Basically, I'm looking for an area that is going to have a decent amount of people my age, have decent job opportunities, availability of outdoorsy activities, and mild weather conditions.

Anyways places I've ruled out of moving to mainly due to the extreme weather or super high cost of living:
Florida
California
Mississippi
Louisiana
Northeast (NJ/NY etc)

Places I've thought of:
Boulder, CO
Madison, WI (yes, I know its similar weather, but I hear its niceish?)
Portland, OR
Seattle,WA
Salt Lake City
North Carolina???


As a new grad with some experience, how would you go about finding jobs? Move first then look, or look then move based on a offer? Is there anywhere else besides Indeed and Monster.com to look for jobs?
Seattle is pretty freaking expensive if you're concerned about cost of living.
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Old 12-19-2011, 06:48 PM
 
Location: Austin, Texas, USA
1,309 posts, read 2,358,980 times
Reputation: 1196
Quote:
Originally Posted by HeavenWood View Post
Seattle is pretty freaking expensive if you're concerned about cost of living.
Boulder, too. Pretty much anywhere with mild weather, outdoor activities, stuff to do and jobs is going to have a higher COL - hence your list of cities with high COL

You listed a couple college towns- they're usually not the best choice for jobs with competitive wages. Seattle would be good, and Denver too, but both are expensive. Salt Lake seems to be the best overall fit for your listed criteria (young folk, reasonably mild weather, access to outdoor activities, jobs, reasonable COL)
Shoot, if you can get a job and deal with the insane COL in Boulder it would be your paradise
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Old 12-19-2011, 07:20 PM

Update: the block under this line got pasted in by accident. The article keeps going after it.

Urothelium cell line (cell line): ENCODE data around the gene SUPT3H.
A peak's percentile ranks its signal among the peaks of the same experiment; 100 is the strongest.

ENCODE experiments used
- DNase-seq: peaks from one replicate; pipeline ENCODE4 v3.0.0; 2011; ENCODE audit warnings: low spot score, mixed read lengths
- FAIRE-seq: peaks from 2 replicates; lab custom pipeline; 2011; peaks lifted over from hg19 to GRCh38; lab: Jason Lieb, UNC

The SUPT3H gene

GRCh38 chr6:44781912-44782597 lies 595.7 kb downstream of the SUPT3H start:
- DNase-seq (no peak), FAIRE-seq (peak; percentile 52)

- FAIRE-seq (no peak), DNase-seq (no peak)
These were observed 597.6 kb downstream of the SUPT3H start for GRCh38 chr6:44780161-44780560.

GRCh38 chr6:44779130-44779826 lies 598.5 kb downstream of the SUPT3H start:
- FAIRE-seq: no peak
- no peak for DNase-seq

Location: US Empire, Pac NW
5,008 posts, read 10,813,172 times
Reputation: 4125
Quote:
Originally Posted by HeavenWood View Post
Seattle is pretty freaking expensive if you're concerned about cost of living.
Yes it is expensive, but not california or NYC expensive. Not nearly. A lot of the costs here are absorbed into housing. If you want to buy a house, it is FREAKISHLY expensive. Think $600k for a shack if you want to live in the desirable areas of north Seattle. Suburbs are alright, relatively speaking. That's where all the population growth and families are moving to because the city has gotten so expensive to live in.

I was born and raised on the Southside, and moved out to Seattle for a job. The gas is more expensive, and rent is more expensive, but nothing unheard of it you, say, wanted to live downtown in Chicago or the Quad Cities. With your major you could easily find a studio or efficiency 1 bedroom, or even better, find roommates that are cool. Lots of people here do that.

The weather here is unbeatable in the summer. Think 75 and sunny every. single. day. for three months. It's our payback for the 7 months of grey drizzle in the late autumn/winter/early spring.

There's basically everything you would ever want to do in the Puget Sound area if you're an outdoorsman.

People slow down and move over for bicyclists here. And pedestrians. violent crime is very low (though property crime is somewhat higher in the city). There's artistic scenes and hipsters here, and the diversity is pretty cool (I don't mean ethnic diversity so much as diversity of thought). The food is awesome (except there's only one SEMI-Chicago style pizza place here, I miss me Giordano's).